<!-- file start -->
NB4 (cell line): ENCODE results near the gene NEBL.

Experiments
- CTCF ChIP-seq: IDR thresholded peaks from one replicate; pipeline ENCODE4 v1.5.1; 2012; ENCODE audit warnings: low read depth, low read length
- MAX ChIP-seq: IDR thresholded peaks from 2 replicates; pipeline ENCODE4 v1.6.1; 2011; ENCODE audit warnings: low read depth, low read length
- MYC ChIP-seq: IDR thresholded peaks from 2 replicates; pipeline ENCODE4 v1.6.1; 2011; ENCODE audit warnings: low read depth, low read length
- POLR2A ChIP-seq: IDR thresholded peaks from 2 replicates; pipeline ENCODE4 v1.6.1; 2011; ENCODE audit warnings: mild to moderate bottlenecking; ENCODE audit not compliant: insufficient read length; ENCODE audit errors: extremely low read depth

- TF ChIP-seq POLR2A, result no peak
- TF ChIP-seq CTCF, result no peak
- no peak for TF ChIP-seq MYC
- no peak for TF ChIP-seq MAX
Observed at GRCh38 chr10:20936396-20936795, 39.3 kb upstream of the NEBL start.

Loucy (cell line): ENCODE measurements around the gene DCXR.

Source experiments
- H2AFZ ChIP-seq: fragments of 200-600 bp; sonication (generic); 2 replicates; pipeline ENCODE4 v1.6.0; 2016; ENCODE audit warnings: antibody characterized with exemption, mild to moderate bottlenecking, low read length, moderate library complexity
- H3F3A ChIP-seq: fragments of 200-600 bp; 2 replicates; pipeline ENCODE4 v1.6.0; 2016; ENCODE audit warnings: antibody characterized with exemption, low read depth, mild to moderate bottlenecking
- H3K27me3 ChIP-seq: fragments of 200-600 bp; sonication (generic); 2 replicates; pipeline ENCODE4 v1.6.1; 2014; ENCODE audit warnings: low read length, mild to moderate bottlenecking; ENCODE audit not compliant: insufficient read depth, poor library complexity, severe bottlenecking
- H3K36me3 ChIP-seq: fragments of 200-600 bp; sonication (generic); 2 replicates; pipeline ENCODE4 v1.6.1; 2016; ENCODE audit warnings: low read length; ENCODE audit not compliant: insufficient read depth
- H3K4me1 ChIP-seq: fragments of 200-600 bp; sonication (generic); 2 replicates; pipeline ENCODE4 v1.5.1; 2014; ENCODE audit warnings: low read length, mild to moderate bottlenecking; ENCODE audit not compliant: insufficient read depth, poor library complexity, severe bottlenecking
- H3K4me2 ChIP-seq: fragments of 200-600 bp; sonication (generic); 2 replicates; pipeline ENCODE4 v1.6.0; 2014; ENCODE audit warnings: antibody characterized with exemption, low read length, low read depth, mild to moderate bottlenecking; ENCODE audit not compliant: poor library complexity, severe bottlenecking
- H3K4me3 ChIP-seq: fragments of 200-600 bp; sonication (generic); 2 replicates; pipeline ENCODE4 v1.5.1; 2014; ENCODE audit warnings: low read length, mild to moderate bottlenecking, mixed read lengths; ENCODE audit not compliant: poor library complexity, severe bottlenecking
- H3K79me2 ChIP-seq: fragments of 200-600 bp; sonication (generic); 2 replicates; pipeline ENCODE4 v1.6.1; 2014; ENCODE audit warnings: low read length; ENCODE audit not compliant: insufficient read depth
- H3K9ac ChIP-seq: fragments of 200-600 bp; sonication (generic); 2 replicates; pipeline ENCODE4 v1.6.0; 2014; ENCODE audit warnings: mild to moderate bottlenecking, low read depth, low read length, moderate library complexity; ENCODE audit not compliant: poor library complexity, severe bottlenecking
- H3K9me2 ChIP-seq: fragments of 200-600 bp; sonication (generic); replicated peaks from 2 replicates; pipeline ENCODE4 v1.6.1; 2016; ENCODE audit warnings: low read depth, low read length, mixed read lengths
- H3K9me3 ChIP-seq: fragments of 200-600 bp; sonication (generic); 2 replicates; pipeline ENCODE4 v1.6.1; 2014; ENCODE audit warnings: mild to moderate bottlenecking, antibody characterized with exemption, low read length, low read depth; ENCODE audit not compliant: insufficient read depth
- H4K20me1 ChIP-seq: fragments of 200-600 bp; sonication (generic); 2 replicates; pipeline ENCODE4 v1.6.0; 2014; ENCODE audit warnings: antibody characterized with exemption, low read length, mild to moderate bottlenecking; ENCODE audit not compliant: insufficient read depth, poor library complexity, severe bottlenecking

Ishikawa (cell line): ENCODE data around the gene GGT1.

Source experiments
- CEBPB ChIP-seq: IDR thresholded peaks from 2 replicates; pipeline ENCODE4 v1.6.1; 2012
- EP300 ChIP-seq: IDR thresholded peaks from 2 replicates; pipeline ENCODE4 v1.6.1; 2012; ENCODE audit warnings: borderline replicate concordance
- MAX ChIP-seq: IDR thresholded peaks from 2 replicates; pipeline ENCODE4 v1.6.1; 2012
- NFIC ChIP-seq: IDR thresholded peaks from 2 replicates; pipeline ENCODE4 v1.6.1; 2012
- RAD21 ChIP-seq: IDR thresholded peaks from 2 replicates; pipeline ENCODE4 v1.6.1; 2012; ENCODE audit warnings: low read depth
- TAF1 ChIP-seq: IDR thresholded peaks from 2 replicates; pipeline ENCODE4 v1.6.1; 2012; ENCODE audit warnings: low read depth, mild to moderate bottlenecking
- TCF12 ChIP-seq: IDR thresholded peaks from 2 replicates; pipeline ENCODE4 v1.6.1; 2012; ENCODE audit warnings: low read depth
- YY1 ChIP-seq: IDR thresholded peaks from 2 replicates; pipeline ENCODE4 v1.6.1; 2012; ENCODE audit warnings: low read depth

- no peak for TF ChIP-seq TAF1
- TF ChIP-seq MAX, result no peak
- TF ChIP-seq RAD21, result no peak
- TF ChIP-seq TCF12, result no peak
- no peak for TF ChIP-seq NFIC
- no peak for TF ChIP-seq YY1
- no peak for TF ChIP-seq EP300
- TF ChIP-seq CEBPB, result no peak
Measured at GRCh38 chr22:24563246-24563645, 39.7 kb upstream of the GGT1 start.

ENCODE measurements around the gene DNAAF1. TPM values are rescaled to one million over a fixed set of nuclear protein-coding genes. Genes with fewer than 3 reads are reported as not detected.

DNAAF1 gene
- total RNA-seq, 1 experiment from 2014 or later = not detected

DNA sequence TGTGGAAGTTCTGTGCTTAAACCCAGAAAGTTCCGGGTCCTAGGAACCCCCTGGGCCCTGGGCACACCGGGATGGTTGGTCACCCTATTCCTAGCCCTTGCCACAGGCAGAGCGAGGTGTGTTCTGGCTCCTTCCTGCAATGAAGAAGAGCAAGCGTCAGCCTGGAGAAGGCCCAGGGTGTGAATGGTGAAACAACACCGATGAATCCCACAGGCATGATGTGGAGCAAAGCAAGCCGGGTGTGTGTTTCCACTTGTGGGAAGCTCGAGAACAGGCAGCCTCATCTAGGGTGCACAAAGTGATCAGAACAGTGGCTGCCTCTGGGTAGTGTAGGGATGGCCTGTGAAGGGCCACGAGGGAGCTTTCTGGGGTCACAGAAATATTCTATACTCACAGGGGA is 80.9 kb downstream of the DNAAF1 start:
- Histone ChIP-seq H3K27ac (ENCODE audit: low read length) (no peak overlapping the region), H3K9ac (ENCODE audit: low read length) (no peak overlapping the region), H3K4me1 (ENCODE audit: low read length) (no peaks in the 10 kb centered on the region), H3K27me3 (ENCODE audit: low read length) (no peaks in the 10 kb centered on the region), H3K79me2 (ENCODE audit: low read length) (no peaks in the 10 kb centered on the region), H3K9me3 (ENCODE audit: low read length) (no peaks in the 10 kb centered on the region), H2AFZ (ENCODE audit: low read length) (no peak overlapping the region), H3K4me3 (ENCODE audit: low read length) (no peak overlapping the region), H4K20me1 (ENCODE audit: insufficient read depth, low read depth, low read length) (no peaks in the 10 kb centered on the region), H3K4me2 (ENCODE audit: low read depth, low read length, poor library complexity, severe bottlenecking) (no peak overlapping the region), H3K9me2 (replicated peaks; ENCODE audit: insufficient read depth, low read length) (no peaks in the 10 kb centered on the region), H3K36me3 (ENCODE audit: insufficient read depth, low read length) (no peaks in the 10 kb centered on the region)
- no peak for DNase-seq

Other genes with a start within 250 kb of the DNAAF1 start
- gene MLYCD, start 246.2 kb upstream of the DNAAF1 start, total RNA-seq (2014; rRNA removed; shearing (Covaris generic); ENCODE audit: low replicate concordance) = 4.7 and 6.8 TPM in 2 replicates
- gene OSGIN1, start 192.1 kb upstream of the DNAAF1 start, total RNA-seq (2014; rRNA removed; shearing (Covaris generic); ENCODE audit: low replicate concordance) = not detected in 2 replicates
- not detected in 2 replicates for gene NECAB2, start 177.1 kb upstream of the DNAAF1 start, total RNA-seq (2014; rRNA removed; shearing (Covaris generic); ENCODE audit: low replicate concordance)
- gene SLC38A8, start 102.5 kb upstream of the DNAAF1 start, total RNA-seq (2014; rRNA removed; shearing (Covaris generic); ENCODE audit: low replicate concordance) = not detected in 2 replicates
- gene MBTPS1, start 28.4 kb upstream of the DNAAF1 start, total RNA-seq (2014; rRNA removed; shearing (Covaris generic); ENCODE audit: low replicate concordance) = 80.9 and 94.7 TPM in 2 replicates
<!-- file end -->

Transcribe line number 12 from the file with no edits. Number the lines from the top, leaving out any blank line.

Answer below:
Loucy (cell line): ENCODE measurements around the gene DCXR.